Inflation, Oil, Gold, Ignorance, and The Media

Inflation, Oil, Gold, Ignorance, and The Media

We hear many so-called pundits say that rising oil prices will dramatically damage growth in the emerging world.  However, we see the contrary as more likely to occur: rising oil prices will unleash more inflation in the emerging world, which may actually accelerate economic activity.  We already are seeing substantial inflation in the emerging world.  It will be exacerbated by oil price increases.

Assuming that oil does not go crazy and rocket up past $150 per barrel in 2011, we maintain that higher oil prices don’t have to derail economic growth in the emerging world.  Many emerging countries export more oil than they import, and others often produce exportable commodities which tend to rise in price along with oil, such as foodstuffs, base metals and precious metals.

Some Countries’ Policies Put Them at More Risk than Others

Some countries have to import large amounts of oil.  A few of these countries also subsidize the price of oil and gasoline to their citizens at below-market rates.   Most nations are not so unwise as to both import and subsidize the price of oil to their citizens, but there are a few who do so.

These countries are the big losers from rapidly-rising oil prices: major oil-importing countries, like the U.S., and those subsidize consumers, such as Egypt, India, Pakistan, Sri Lanka, and Singapore.

Additionally, most emerging countries do not use as much oil for energy as compared to the western nations.  China, for example, uses oil to meet about 20% of its energy needs; instead leaning on coal, natural gas, nuclear, and alternative fuels for 80% of their energy.

We have stated in past weeks and we continue to reinforce our view that gold and oil are going much higher in price.  Oil could reach $150 per barrel in 2011, and we expect gold to move through $1,500 an ounce and exceed $1,600 an ounce in the not-too-distant future.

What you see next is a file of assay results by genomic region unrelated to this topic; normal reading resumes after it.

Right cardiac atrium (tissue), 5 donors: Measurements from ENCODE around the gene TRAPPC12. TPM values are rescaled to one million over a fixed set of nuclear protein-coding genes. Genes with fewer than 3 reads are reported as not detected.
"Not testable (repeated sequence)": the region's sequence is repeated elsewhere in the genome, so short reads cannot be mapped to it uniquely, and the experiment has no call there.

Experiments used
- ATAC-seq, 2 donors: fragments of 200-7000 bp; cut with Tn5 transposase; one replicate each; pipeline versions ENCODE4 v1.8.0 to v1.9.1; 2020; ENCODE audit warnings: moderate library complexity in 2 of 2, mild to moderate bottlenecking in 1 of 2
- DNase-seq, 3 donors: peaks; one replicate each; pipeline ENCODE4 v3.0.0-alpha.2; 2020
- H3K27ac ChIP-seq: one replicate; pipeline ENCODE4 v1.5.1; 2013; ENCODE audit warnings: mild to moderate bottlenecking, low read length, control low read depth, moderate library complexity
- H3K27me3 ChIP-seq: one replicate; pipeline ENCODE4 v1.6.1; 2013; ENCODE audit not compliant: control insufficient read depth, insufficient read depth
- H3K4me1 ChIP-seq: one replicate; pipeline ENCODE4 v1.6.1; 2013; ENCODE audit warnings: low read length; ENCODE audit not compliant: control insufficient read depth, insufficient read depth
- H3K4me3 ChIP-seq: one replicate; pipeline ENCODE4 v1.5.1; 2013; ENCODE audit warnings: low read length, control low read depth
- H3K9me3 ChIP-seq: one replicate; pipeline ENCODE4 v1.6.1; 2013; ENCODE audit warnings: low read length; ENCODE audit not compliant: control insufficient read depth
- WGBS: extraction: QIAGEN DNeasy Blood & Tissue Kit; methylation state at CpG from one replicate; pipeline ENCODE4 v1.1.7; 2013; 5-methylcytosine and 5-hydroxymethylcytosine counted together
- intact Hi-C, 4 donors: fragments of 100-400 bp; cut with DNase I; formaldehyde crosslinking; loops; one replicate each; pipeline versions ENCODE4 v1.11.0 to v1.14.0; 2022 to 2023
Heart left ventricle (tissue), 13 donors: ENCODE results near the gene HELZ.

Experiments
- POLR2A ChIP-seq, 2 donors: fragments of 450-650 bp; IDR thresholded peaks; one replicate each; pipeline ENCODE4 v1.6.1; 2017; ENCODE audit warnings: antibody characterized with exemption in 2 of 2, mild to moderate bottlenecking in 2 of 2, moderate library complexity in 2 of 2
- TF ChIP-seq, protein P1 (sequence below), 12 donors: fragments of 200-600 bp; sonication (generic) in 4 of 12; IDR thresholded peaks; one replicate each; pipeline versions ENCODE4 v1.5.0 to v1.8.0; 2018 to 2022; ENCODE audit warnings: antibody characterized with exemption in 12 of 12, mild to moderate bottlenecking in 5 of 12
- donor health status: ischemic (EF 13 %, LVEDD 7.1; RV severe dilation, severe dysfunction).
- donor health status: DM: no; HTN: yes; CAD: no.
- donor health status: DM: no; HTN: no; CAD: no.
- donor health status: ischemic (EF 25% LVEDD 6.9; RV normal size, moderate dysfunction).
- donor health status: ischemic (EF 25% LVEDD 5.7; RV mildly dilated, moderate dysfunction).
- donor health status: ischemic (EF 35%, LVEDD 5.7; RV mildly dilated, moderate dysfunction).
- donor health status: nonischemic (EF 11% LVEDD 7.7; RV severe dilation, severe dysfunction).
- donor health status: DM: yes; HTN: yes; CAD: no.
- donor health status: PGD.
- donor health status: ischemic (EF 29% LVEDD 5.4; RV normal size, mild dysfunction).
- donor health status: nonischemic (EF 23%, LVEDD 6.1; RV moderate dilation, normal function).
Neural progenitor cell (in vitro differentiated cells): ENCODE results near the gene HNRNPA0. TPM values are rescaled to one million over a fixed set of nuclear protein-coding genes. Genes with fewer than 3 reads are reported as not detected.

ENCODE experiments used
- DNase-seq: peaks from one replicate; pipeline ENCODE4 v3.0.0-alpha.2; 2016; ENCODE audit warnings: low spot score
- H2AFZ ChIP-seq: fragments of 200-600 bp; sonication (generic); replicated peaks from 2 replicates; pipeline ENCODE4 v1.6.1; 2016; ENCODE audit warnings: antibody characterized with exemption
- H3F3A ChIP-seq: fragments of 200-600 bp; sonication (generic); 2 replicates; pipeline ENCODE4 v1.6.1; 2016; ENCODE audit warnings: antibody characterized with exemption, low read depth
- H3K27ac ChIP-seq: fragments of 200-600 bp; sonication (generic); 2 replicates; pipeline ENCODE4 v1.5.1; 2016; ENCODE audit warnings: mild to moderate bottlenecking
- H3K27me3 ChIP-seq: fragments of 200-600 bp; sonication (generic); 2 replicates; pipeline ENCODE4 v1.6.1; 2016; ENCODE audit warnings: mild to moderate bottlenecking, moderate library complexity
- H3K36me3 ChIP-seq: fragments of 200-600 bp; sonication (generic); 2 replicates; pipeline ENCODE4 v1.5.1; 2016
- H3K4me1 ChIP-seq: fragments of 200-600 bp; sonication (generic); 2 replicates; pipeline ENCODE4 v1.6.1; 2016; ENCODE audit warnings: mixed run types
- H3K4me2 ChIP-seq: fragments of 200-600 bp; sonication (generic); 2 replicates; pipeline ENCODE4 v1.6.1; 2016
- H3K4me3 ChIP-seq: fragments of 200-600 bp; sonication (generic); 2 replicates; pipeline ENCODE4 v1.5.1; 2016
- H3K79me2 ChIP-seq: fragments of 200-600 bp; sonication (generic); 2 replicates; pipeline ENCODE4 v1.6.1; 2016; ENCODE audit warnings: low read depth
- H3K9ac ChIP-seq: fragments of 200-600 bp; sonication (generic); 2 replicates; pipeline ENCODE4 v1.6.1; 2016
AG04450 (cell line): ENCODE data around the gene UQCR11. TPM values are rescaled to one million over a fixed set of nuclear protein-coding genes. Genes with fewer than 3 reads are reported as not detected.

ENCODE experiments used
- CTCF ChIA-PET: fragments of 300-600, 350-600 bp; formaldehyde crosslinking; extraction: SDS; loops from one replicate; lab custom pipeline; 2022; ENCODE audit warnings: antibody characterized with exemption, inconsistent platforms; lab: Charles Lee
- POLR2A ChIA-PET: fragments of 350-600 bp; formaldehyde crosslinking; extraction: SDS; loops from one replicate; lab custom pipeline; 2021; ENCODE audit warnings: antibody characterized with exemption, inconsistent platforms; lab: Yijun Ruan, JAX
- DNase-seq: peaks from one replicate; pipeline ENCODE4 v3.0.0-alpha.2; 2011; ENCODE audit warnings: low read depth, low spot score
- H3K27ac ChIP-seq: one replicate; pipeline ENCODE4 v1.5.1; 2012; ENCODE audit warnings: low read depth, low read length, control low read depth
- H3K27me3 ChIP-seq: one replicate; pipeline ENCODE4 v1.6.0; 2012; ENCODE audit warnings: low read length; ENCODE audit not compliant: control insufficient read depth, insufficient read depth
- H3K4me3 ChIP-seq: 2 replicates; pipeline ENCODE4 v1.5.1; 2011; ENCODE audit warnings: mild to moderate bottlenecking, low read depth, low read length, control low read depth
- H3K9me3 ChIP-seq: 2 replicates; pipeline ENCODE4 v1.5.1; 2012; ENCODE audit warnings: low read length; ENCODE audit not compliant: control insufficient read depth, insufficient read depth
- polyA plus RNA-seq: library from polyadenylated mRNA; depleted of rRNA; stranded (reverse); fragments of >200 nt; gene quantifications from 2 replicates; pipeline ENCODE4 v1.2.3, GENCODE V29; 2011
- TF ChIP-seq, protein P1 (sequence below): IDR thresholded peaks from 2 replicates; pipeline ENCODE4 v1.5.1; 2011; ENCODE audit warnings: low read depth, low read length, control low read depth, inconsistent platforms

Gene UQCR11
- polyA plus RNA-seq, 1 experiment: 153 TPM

Guild Guide 
We Are Making Changes To Our Recommendations

It is Time to Take Profits on Grains and Related Agriculture Investments

In December 2008 we recommended that investors purchase the following grains: wheat, corn and soybeans.  Since that time, all three of these grains have had strong price increases.  We are now recommending taking profits in all three grains.  Since our recommendation in December of 2008, Wheat is up 35.0%, Corn is up 81.0%, and Soybeans are up 44.1%.  We intend to re-enter the agriculture and grain markets if prices fall in the coming months. 

We believe that the end of winter weather, optimism about the spring planting season in the northern hemisphere, and farmers’ incentive to plant more acreage (and use more fertilizers and other inputs) will lead to bigger crops in 2011 in much of the world.  This does little to solve the world’s long-term structural problems surrounding food supplies, but we believe it should cause grain prices to fall in coming months. 

Longer term, our view that the U.S. dollar will fall and that all commodities will rise in price makes grain attractive, but we expect a price correction in the meantime, so we are selling at this time.

What do Higher Oil Prices Mean for Our Recommended Countries? 

In light of our call for oil to move to $150/ barrel this year we must reassess the impact on the countries that we have recommended for investment. There are 5 countries recommended.

We believe investors should continue to hold Colombia, U.S., Canada, Australia, and Japan; but it is time to sell South Korea.

Colombia is a strong hold because a big part of the Colombian economy is oil and gas production.  The country has a pro-business focus and should be a beneficiary of higher commodity prices.

The U.S., Australia, and Canada still offer some upside potential.  These countries are more durable as they have many industries that are benefitted by higher commodity prices, such as timber, mining, oil and gas, agriculture, and especially in the case of the U.S. and Japan, a vibrant technology sector.